FIG. 3 is a flow chart of wireless monitoring. An operator of the roving wireless monitor 30 moves the monitor 30 to various locations in the cell, (step 60). If the monitor 30 is being utilized to collect channel quality measurements throughout the cell 20, the operator moves the roving monitor throughout the cell 20. If the monitor 30 is being utilized to analyze trouble spots, the monitor 30 is moved to those spots or situations. To illustrate, many calls may be dropped as wireless users travel along a sharp curve in a highway. The monitor 30 can collect pathloss and Doppler (frequency shift) information to determine the root of the problem. The monitor 30 may also be used to analyze the high wireless traffic areas. To illustrate, the operator of the monitor 30 may utilize the wireless monitor 30 in all heavy vehicular and pedestrian routes. In this illustration, the operator drives along the main roads or walks along the pedestrian routes in the cell, following normal driving/walking behavior and traffic patterns.

As the wireless monitor 30 moves through the cell, the monitor takes various channel quality measurements, (step 62). In one embodiment, the measurements are taken periodically, such as every radio frame or tenth of a second. In alternate embodiments, the operator can control the measurements using the monitor's I/O device 44. A position measurement is taken or extrapolated for each channel quality measurement, (step 64). Preferably in one embodiment as the measurements are taken, the results are displayed and/or annunciated using the I/O device 44, so that if the reception is exceptionally poor or good in an area, the driver can make a notes entry, such as by keypad or voice annotation, as to a reason for the exceptional value, such as “passing a large body of water”.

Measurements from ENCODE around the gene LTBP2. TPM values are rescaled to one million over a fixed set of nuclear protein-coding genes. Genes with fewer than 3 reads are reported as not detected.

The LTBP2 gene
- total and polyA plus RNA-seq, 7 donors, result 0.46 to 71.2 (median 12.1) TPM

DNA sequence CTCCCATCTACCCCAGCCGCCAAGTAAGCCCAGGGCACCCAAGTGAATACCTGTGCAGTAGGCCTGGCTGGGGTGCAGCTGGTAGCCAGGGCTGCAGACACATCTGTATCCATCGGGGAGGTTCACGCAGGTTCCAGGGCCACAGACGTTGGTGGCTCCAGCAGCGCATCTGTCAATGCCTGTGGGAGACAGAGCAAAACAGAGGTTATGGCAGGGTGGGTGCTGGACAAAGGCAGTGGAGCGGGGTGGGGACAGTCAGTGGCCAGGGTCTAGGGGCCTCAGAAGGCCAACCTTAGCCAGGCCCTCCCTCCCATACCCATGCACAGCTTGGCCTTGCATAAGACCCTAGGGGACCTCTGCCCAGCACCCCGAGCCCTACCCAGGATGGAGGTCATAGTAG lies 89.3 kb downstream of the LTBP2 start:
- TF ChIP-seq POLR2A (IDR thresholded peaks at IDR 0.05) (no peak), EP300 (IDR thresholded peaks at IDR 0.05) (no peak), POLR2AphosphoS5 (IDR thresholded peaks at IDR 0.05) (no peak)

The channel measurement, position and notes information is stored in the measurement or position database 42, 56, (step 66). The database 42, 56 may reside in the wireless monitor 30 or the wireless network 52. The stored measurements are used for future cell condition planning, (step 68). To illustrate, the measurements may be used to indicate where repeaters are required or new base stations are needed. These measurements also may be used by the network to proactively compensate users for incoming channel changes. To illustrate as a user approaches a sharp curve, the network may change its transmission power level and signal the user to shift its carrier frequency in anticipation of the upcoming channel changes.

Although roving monitors can be used to assess the various channel quality conditions throughout a cell, the channel conditions can change over time. In the short term, the conditions may change due to the varying loadings of the cell and neighboring cells, weather, time of day as well as other factors. Over longer period of times, new interferers may be added or removed from the cell and obstructions may be built or removed. To continually update the channel condition information, fixed monitors may be used.